A Thanksgiving Poem
By Paul Laurence Dunbar
The sun hath shed its kindly light,
Our harvesting is gladly o’er
Our fields have felt no killing blight,
Our bins are filled with goodly store.
From pestilence, fire, flood, and sword
We have been spared by thy decree,
And now with humble hearts, O Lord,
We come to pay our thanks to thee.
We feel that had our merits been
The measure of thy gifts to us,
We erring children, born of sin,
Might not now be rejoicing thus.
No deed of our hath brought us grace;
When thou were nigh our sight was dull,
We hid in trembling from thy face,
But thou, O God, wert merciful.
Thy mighty hand o’er all the land
Hath still been open to bestow
Those blessings which our wants demand
From heaven, whence all blessings flow.
Thou hast, with ever watchful eye,
Looked down on us with holy care,
And from thy storehouse in the sky
Hast scattered plenty everywhere.
Then lift we up our songs of praise
To thee, O Father, good and kind;
To thee we consecrate our days;
Be thine the temple of each mind.
With incense sweet our thanks ascend;
Before thy works our powers pall;
Though we should strive years without end,
We could not thank thee for them all.
About this Poem
“A Thanksgiving Poem” by Paul Laurence Dunbar is a heartfelt expression of gratitude and devotion to God. The poem rejoices in the bountiful harvest and acknowledges divine protection from calamities. It reflects on human imperfection and the recognition that their blessings are a result of God’s grace and mercy, not their merits. Dunbar emphasizes divine providence and the vastness of God’s blessings. The poem invokes feelings of reverence, awe, and gratitude, inspiring readers to embrace a spirit of thanksgiving and humility in the face of divine abundance.
About this Poet
Paul Laurence Dunbar, one of the first African American poets to gain national recognition, was born on June 27, 1872, in Dayton, Ohio. By the age of fourteen, Dunbar had poems published in the Dayton Herald. While attending Dayton Central High School, where he was the only student of color, Dunbar further distinguished himself by publishing in the high school newspaper, and then by serving as its editor-in-chief. He was also president of the school’s literary society and was class poet. In his free time, he read the works of the Romantic poets, including John Keats and William Wordsworth, as well as the works of the American poets John Greenleaf Whittier and Henry Wadsworth Longfellow.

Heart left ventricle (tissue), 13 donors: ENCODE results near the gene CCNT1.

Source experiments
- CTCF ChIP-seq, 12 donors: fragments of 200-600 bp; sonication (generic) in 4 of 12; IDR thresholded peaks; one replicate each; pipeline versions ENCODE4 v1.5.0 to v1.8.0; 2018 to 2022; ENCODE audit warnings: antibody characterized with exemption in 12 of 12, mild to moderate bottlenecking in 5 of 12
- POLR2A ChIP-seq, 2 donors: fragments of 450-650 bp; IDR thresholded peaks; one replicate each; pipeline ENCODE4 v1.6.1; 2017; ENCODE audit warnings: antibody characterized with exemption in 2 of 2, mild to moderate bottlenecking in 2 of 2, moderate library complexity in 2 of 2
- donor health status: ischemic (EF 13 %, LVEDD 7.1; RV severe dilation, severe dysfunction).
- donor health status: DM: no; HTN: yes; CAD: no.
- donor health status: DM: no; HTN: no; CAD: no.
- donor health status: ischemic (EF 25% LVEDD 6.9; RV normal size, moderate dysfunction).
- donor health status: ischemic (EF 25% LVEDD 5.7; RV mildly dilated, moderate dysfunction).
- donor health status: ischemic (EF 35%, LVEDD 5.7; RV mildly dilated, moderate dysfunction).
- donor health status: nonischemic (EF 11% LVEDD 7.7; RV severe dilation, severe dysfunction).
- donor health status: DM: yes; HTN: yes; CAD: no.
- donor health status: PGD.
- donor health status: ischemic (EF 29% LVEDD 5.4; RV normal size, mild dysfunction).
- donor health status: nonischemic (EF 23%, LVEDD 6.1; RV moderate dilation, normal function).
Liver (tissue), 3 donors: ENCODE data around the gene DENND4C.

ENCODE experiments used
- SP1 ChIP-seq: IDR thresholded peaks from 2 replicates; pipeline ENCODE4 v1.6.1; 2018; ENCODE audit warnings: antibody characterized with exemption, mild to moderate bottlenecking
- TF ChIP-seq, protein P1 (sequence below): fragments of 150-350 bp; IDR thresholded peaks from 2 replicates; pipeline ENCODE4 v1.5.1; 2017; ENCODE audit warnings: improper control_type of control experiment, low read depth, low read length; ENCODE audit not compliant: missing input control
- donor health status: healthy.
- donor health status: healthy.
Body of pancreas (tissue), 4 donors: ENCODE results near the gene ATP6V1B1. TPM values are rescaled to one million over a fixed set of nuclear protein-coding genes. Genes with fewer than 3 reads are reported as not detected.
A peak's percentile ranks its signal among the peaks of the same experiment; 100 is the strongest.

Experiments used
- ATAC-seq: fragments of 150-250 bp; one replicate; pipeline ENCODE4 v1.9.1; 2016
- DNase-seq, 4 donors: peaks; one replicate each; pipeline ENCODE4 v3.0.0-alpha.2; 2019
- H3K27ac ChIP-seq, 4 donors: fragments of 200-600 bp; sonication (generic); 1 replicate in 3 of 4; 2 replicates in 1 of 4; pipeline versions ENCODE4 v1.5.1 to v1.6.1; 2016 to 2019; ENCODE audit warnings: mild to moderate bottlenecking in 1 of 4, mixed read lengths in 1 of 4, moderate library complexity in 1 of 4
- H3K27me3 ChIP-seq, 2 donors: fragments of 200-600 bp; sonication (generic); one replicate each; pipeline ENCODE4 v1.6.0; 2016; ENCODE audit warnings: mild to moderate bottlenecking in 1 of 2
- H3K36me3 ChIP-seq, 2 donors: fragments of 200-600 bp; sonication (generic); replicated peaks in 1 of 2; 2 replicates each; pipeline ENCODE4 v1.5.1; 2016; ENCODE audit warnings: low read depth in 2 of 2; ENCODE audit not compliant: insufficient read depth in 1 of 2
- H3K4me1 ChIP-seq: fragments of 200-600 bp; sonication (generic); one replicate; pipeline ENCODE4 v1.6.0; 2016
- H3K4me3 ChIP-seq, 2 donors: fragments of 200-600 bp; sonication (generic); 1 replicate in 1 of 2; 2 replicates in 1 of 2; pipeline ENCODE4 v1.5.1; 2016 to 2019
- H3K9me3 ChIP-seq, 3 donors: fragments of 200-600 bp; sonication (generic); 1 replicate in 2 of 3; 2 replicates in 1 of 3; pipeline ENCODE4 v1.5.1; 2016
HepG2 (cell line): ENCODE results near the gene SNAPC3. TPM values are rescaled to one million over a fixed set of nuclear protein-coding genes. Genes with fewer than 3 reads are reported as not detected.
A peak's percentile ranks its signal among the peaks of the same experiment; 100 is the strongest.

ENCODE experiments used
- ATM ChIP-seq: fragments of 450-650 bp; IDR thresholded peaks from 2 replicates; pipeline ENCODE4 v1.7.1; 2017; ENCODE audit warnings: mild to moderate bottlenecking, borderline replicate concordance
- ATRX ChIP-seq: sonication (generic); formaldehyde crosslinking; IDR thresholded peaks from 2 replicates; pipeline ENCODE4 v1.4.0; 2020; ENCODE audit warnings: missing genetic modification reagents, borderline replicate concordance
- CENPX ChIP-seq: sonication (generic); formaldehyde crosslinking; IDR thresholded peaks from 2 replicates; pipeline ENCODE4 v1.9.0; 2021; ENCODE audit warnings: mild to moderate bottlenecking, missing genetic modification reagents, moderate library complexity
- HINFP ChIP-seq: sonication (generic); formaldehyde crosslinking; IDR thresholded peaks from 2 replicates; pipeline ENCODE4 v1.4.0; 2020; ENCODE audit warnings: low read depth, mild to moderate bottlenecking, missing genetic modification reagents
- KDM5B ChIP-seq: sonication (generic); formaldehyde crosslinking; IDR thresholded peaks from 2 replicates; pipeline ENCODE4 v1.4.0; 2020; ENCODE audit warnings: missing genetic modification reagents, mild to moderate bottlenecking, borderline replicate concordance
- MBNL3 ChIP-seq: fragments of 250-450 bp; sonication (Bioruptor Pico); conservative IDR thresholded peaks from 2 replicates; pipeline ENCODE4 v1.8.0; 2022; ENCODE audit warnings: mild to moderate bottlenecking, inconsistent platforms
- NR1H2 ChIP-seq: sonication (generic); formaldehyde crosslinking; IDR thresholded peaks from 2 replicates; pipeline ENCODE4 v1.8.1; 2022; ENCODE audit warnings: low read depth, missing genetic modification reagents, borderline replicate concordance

Later that year, Dunbar moved to Chicago, hoping to find work at the first World’s Fair. He befriended Frederick Douglass, who found him a job as a clerk, and also arranged for Dunbar to read a selection of his poems at the exposition. Douglass said of Dunbar that he was “the most promising young colored man in America.” By 1895, Dunbar’s poems began appearing in major national newspapers and magazines, including the New York Times. With the help of friends, he published his second collection, Majors and Minors (Hadley & Hadley, 1895). The poems that were written in standard English were called “majors,” while those in dialect were termed “minors.” Although the “major” poems outnumber those written in dialect, it was the dialect poems that brought Dunbar the most attention. The noted novelist and critic William Dean Howells gave a favorable review to the poems in Harper’s Weekly.
Howells’s recognition helped Dunbar gain national and international acclaim, and, in 1897, he embarked on a six-month reading tour of England. He also produced a new collection, Lyrics of Lowly Life (Dodd, Mead and Co., 1896). Upon returning to America, Dunbar received a clerkship at the Library of Congress in Washington, D.C. Shortly thereafter, he married the writer Alice Ruth Moore. While living in Washington, Dunbar published a short story collection, Folks from Dixie (Dodd, Mead and Co., 1898); a novel entitled The Uncalled (Dodd, Mead and Co., 1898); and two more collections of poems—Lyrics of the Hearthside (Dodd, Mead and Co., 1899) and Poems of Cabin and Field (Dodd, Mead and Co., 1899). He also contributed lyrics to a number of musical reviews.
In 1898, Dunbar’s health deteriorated; he believed the dust in the library contributed to his tuberculosis. He left his job to dedicate himself full time to writing and giving readings. Over the next five years, he would produce three more novels and three short story collections. Dunbar separated from Alice Dunbar in 1902 and, soon thereafter, he suffered a nervous breakdown and a bout of pneumonia. Although ill, Dunbar continued to write poems. His collections from this time include Lyrics of Love and Laughter (Dodd, Mead and Co., 1903); Howdy, Howdy, Howdy (Dodd, Mead and Co., 1905); and Lyrics of Sunshine and Shadow (Dodd, Mead and Co., 1903). These books confirmed his position as America’s premier Black poet. Dunbar’s steadily deteriorating health caused him to return to his mother’s home in Dayton, Ohio, where he died on February 9, 1906, at the age of thirty-three.